They proposed to Howe that Sinclair, disguised as Rothenberger, along with two other prisoners disguised as German guards, climb through one of the sick bay windows overlooking the secluded terrace on the northern side of the castle and then descend to the sentry path via the steps leading down from the terrace. Then, he planned to proceed around the sentry path towards the catwalk and gate on the Eastern side of the castle, and alert the sentries on the way to an 'escape attempt' on the other side of the castle and order them to return to the guardroom. Once the guards on the path had been dismissed, he would then march to the gate and replace the two guards on duty with their British counterparts.
If successful, the British would have perhaps three and a half minutes, for as many men as possible to descend from the British quarters overlooking the eastern side of the Castle, via sheet ropes. These men would then pass through the gates guarded by the replacement guards in those three and a half minutes, before the real German guards returned to the guard house (with the real Rothenberger) discovered the ruse.
The escape attempt hinged on the ability of Sinclair to fool the German guards into believing he was the real Rothenberger. Already a fluent German speaker, he spent the next month, along with Teddy Barton and Alan Cheetham, studying his habits, mannerisms, gestures and accent. Whenever he entered the courtyard he was besieged by prisoners engaging him in idle conversation whilst observers noted every detail.
To take care of physical appearance, the services of Barton, who had honed his make-up skills in the camp theatre, were called upon and with Cheetham's assistance, manufactured no fewer than fourteen Rothenberger moustaches before they were happy with their work. Rex Harrison was given the task of producing three perfect German uniforms, whilst Major W. F. Anderson set to work to produce two imitation German rifles, two bayonets with scabbards, a revolver complete with holster made out of cardboard and boot polish, buttons, badges, medals and belt clasps.
The escape attempt took place on 19 May 1943 immediately after the 9.00 pm Appell (roll-call). Sinclair and his two "guards", John Hyde-Thomson and Lancelot Pope, both good German speakers descended from the window and made it down to the path. Tension built for the observing British prisoners as Sinclair relieved first one sentry and then another, their places taken by the British men.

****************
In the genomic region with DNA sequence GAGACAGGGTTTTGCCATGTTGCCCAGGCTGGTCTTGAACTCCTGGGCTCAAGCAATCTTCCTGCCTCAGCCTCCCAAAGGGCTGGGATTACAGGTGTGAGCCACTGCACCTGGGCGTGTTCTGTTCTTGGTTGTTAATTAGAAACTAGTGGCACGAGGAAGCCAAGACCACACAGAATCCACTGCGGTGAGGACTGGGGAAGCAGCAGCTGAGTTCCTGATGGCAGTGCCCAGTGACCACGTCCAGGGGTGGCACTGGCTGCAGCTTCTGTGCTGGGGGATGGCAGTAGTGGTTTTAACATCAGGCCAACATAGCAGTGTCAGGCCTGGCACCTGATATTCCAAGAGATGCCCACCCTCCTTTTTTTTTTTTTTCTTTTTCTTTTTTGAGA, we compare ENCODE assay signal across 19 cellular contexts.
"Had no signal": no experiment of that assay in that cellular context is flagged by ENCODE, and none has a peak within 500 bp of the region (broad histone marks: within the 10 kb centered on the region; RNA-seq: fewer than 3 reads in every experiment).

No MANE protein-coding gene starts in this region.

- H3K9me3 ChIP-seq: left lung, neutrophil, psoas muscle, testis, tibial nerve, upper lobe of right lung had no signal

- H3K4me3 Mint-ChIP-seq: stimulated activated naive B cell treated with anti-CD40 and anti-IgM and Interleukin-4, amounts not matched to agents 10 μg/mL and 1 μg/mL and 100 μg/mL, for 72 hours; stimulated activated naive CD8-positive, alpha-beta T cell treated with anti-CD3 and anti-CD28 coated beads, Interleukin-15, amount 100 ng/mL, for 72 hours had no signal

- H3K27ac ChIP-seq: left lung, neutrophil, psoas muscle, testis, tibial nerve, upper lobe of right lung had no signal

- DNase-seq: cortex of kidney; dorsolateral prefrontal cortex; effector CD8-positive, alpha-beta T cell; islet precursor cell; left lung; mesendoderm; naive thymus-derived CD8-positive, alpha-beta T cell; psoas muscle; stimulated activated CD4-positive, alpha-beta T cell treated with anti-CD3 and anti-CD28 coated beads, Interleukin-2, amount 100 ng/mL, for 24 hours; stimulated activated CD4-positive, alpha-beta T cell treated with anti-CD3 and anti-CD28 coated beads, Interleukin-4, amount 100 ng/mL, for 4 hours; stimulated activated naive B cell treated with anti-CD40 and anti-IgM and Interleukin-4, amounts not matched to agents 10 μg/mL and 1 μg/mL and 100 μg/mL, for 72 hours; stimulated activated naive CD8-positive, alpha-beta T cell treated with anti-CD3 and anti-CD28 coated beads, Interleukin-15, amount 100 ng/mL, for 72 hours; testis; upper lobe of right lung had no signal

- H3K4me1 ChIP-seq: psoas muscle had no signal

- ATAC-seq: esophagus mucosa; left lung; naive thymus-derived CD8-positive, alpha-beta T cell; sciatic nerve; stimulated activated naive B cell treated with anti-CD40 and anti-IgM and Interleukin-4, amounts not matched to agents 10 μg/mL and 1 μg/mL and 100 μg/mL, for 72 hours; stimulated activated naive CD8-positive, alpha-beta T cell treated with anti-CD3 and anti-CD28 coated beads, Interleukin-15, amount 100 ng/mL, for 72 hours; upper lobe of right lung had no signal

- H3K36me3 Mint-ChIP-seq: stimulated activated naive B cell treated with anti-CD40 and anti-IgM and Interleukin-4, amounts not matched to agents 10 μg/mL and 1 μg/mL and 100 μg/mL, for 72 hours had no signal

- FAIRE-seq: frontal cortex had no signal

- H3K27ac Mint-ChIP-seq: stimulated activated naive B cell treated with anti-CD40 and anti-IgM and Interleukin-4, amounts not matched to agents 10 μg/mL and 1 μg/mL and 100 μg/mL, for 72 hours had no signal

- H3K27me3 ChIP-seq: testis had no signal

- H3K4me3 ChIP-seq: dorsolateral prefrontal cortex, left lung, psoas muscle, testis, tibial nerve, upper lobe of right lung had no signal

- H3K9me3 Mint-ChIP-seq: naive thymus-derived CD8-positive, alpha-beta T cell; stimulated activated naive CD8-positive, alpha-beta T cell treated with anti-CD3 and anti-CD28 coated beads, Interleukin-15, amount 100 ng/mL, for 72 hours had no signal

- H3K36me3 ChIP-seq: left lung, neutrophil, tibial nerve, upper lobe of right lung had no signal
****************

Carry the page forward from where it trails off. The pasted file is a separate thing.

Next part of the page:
The soldier guarding the gate refused to budge, remaining adamant that his orders were to stay put. Sinclair, faced with the choice of either persisting with the stubborn guard, or making a run for it with his two colleagues, decided to continue with the imposture. He became increasingly annoyed with the sentry and soon started yelling at him and it was not long before guards arrived from all over the camp, including the real Rothenberger.
Confusion ensued, with the German guards running around in panic and the NCOs unsure of the allegiance of the men under their command. Before long, a shot rang out and Sinclair sank to his knees, wounded. As the confusion began to subside, the prisoners were summoned to the courtyard for an Appell and the wounded Sinclair was left on the ground, unattended, for nearly 10 minutes. This caused much anger and resentment within the prisoner contingent, with many believing Sinclair had been killed.
Howe later lamented his decision to not give Sinclair any specific order to quit if the plan went awry:
To be quite candid I've taken the can back for it. I left the final decision to Mike himself instead of giving him a specific instruction to quit at the slightest sign of obstruction. What some chaps argued afterwards was that, knowing Mike, I should also have known that he just wasn't the type who would quit and I should, therefore, have given him an order.— Dick Howe, 
Sinclair attempted to copy Lebrun's escape; climbing over the barbed wire and jumping over the wall at the end, on 25 September 1944. He climbed over the fencing, was hit over the head by the butt of a gun by the guard but continued running. The guards fired at him and a bullet hit his elbow, bouncing off and penetrating his heart, killing him. He was the only prisoner to be killed during an escape attempt at Colditz. The Germans buried Sinclair in Colditz Civil Cemetery with full military honours, his coffin was draped with a Union Flag made by the German guards and he received a seven-gun salute. In 1947 his grave was concentrated to the Berlin 1939–1945 War Cemetery. For his "relentless devotion to escaping whilst a POW" he was posthumously awarded the Distinguished Service Order after the war, the only lieutenant to be awarded the medal during World War II for an action in captivity.